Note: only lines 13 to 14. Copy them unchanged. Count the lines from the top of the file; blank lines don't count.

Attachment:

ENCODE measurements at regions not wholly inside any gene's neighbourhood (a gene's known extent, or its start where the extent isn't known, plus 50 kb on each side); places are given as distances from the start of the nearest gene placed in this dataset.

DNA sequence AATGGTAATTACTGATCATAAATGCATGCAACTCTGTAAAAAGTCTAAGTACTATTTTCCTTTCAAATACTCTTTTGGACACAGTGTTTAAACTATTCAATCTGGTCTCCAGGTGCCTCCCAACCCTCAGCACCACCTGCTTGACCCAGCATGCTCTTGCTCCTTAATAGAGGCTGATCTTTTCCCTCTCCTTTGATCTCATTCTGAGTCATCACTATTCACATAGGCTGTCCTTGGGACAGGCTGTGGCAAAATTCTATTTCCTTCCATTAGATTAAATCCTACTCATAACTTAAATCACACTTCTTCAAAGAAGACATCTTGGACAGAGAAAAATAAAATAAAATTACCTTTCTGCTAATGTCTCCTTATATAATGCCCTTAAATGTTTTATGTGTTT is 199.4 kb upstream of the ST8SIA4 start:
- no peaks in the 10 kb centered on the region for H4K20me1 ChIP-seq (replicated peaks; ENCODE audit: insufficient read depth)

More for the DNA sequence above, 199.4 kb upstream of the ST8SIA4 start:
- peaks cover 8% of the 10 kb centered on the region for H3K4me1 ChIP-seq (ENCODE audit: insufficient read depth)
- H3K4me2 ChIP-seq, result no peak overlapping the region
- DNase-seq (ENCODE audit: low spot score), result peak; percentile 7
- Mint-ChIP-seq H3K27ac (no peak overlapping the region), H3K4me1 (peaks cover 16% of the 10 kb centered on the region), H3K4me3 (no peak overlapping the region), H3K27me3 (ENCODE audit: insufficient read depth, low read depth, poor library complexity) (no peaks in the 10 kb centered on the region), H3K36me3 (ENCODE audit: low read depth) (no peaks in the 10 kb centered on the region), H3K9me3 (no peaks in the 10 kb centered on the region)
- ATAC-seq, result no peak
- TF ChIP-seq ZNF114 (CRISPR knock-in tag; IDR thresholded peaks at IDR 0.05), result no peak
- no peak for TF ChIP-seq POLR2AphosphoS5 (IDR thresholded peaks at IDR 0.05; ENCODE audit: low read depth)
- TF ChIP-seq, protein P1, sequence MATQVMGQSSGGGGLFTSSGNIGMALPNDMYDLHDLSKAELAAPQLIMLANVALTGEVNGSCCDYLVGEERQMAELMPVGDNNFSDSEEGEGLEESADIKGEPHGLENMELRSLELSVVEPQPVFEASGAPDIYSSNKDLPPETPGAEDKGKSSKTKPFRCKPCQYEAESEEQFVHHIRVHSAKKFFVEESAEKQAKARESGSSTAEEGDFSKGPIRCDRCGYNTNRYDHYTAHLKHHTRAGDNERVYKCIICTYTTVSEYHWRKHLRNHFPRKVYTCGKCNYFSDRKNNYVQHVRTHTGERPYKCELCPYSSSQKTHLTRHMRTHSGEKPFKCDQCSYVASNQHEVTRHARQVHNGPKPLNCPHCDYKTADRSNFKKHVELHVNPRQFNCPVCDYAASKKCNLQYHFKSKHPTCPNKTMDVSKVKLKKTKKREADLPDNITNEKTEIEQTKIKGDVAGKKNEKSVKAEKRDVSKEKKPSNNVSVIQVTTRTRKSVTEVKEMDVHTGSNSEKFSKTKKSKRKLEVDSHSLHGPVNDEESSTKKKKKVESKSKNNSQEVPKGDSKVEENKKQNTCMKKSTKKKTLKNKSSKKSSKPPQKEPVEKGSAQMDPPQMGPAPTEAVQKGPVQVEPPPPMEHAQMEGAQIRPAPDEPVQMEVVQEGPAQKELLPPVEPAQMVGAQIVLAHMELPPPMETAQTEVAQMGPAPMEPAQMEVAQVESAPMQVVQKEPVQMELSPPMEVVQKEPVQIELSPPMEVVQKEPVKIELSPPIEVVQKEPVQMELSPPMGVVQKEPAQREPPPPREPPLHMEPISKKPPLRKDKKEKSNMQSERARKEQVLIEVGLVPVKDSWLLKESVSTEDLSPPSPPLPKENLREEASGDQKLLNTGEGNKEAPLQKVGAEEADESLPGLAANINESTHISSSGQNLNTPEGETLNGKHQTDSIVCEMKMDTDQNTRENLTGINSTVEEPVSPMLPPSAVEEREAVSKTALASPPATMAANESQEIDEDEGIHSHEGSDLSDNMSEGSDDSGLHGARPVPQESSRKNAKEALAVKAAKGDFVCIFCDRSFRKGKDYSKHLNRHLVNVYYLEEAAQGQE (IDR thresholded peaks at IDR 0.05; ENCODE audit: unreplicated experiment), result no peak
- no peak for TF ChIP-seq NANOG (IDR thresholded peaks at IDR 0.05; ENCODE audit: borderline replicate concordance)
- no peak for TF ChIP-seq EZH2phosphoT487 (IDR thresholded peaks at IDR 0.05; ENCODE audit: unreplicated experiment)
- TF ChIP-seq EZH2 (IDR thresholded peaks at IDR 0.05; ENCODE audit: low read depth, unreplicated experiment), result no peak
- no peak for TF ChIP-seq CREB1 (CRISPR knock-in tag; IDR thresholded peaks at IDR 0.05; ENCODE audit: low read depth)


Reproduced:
- no peak for TF ChIP-seq NANOG (IDR thresholded peaks at IDR 0.05; ENCODE audit: borderline replicate concordance)
- no peak for TF ChIP-seq EZH2phosphoT487 (IDR thresholded peaks at IDR 0.05; ENCODE audit: unreplicated experiment)